Insecticide Alarmism, the DDT Ban and the Global Warming Scare

On the opening day of the Copenhagen Climate Change conference, the US EPA declared that Carbon Dioxide is a pollutant of the air. The long anticipated declaration that a natural component of air is a threat to public health was easily mocked, especially as it implies that simply to breathe is to pollute. A political motivation for this decision was evident: with the ‘Cap and Trade’ bill floundering in the Senate, this decision would permit regulation of CO2 emissions (under the existing Clean Air Act) without passing any new legislation. And it came just in time for the USA delegation at Copenhagen to point at least to this step as demonstrating USA readiness to take action on climate change.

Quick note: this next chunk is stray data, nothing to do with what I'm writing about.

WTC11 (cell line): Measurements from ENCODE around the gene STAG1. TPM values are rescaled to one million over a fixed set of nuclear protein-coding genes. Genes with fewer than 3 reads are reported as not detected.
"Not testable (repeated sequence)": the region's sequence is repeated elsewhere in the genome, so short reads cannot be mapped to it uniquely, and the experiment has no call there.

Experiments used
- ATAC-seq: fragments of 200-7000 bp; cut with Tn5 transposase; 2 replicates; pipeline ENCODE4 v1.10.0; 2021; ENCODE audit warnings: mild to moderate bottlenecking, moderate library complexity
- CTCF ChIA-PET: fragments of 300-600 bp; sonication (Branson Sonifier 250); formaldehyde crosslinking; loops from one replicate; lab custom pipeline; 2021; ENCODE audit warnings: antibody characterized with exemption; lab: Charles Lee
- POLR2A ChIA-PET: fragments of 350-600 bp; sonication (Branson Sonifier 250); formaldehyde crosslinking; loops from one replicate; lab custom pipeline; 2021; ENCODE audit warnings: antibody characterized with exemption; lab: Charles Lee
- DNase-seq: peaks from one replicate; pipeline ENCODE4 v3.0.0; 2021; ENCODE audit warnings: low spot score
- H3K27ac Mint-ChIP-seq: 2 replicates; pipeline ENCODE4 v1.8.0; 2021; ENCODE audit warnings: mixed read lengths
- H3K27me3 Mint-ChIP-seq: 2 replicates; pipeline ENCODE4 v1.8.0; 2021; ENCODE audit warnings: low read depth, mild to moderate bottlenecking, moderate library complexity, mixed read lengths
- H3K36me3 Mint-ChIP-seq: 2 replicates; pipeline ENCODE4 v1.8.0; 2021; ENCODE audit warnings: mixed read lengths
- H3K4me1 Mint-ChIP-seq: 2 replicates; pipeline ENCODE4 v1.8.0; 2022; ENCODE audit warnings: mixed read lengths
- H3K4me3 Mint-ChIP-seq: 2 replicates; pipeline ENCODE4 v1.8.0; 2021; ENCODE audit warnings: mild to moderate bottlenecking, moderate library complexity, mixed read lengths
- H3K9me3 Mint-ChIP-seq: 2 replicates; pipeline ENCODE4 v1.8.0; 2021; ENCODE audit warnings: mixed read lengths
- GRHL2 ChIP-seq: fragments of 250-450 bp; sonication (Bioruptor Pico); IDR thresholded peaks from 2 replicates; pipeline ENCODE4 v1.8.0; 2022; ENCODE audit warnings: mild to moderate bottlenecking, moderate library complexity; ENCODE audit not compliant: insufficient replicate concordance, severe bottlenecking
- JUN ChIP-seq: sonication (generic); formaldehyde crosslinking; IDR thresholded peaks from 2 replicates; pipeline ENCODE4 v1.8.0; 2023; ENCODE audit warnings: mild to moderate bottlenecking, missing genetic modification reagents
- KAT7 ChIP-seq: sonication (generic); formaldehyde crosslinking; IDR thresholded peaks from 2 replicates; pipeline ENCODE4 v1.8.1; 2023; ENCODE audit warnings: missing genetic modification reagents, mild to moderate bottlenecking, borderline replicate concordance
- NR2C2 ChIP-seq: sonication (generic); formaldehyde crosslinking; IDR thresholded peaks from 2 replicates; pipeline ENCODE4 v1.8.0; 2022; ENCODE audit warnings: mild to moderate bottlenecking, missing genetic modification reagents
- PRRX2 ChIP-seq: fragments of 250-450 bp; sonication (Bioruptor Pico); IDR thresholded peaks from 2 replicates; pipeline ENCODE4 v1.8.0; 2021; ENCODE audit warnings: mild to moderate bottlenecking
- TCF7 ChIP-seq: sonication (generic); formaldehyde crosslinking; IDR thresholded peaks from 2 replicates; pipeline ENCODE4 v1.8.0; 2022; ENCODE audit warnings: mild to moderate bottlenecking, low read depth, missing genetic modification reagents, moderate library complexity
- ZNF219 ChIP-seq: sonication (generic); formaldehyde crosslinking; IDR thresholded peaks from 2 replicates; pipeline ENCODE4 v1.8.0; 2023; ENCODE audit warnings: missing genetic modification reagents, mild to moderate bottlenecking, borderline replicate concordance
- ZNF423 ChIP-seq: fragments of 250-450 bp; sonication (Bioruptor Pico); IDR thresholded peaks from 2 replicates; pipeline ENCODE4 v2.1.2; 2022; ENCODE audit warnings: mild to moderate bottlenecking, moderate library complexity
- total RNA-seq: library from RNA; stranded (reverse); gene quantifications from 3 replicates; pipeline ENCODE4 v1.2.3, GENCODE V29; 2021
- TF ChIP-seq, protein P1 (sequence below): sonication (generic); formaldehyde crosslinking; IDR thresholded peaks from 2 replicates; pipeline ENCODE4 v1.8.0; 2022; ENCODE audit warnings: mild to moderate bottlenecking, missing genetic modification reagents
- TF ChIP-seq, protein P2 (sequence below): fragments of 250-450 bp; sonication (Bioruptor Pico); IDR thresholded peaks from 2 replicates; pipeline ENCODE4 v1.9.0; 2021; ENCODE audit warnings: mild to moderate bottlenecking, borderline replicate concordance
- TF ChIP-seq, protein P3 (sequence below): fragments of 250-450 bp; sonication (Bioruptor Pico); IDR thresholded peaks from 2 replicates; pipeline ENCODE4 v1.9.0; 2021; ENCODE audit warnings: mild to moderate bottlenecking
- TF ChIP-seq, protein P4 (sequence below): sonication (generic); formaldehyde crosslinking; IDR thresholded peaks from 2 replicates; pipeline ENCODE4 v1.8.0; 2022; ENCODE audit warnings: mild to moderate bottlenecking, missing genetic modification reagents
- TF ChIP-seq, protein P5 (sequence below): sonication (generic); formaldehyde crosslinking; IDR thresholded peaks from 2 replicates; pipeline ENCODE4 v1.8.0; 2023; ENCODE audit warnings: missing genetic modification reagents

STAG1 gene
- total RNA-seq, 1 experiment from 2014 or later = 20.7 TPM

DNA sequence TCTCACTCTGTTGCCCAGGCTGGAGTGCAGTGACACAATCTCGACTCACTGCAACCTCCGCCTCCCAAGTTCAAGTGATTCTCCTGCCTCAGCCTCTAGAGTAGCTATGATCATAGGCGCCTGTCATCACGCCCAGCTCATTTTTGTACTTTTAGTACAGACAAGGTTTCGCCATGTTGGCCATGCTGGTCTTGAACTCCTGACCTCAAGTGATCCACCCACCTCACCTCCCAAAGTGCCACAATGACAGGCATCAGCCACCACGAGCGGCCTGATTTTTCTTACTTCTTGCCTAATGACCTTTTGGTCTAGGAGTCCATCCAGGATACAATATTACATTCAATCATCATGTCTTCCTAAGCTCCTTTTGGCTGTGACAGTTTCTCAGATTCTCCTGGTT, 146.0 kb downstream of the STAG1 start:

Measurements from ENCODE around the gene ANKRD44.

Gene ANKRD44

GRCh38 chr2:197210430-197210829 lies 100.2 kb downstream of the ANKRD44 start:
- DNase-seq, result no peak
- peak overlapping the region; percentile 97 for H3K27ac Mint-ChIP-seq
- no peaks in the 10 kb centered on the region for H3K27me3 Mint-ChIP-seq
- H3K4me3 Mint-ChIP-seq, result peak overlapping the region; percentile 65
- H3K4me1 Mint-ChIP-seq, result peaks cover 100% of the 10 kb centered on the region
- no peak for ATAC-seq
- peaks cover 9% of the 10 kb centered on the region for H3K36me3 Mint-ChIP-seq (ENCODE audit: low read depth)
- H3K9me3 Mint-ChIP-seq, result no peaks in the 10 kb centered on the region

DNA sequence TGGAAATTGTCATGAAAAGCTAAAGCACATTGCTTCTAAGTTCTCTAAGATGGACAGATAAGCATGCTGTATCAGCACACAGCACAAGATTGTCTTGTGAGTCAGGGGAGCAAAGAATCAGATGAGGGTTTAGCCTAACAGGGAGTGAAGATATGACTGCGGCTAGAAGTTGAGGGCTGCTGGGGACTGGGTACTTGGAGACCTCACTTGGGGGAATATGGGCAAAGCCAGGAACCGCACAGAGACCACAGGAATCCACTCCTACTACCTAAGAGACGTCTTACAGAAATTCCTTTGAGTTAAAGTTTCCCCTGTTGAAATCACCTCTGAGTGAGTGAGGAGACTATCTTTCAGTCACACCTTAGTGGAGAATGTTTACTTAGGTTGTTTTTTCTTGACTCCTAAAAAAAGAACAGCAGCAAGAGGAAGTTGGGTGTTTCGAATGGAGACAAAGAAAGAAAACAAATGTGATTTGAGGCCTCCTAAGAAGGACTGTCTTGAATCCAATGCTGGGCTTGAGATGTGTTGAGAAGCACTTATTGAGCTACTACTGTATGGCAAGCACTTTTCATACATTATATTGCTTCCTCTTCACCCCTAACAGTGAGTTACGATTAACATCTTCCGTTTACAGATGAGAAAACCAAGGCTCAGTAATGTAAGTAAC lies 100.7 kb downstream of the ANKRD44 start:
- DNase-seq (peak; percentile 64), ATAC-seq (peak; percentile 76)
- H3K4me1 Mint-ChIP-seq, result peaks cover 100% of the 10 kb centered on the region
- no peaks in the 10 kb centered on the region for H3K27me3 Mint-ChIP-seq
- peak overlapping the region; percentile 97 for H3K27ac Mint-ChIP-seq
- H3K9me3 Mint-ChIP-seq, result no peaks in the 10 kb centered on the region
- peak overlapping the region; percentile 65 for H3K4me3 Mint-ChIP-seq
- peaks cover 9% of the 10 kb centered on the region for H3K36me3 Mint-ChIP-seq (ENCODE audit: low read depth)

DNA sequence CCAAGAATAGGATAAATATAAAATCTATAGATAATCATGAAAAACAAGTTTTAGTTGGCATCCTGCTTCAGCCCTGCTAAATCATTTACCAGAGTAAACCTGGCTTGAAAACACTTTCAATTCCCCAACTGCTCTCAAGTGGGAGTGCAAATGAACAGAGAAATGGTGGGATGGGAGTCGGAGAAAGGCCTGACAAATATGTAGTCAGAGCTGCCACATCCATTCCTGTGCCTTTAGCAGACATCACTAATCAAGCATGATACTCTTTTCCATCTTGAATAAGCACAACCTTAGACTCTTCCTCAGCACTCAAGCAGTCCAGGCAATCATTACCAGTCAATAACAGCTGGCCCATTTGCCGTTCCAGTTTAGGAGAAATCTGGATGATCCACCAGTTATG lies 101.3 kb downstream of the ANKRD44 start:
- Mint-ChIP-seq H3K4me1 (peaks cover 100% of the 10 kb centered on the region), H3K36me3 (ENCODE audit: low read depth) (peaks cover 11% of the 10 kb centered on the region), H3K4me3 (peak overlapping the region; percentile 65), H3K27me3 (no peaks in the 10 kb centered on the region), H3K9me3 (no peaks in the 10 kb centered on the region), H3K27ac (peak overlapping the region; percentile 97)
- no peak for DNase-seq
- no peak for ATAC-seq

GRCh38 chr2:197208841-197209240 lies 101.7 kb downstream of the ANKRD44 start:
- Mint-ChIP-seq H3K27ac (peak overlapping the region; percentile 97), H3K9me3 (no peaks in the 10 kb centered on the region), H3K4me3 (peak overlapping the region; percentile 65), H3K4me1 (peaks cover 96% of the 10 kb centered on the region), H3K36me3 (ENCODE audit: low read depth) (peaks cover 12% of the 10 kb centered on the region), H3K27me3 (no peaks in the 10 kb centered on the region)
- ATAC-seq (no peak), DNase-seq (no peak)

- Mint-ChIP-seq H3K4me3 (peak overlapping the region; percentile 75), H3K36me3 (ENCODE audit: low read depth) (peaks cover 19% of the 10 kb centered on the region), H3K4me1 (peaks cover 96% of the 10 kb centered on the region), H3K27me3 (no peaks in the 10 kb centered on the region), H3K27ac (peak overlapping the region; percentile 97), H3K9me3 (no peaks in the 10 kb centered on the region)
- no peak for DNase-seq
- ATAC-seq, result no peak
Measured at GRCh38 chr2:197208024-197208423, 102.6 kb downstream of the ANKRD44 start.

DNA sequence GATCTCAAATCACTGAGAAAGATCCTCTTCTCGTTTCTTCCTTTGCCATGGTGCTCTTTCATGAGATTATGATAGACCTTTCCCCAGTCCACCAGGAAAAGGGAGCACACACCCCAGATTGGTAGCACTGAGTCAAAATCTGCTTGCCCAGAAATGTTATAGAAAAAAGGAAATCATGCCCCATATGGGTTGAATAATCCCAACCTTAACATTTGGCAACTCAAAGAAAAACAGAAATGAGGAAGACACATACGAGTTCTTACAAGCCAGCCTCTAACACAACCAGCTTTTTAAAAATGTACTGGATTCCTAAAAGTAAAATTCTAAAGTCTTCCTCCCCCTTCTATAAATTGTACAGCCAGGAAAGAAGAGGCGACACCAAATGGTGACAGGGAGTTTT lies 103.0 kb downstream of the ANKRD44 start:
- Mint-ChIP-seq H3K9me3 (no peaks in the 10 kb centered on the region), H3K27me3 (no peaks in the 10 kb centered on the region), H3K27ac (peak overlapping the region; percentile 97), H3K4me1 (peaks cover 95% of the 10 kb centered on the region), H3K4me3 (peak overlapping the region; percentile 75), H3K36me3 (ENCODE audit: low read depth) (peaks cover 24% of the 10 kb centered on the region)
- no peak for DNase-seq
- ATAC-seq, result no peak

William Ruckelshaus

William Ruckelshaus, the 1st head of the US EPA, acted quickly and against the evidence to ban DDT

This was not the first time that the EPA was seen to be acting on political consideration with little regard for the evidence. In fact, its first significant achievement, the banning of DDT in 1972, gives all the appearance of a political decision against the presented evidence. In this post I want to open up discussion of the links between recent Global Warming Alarmism and the organic insecticides scare of the 1960s and 1970s.

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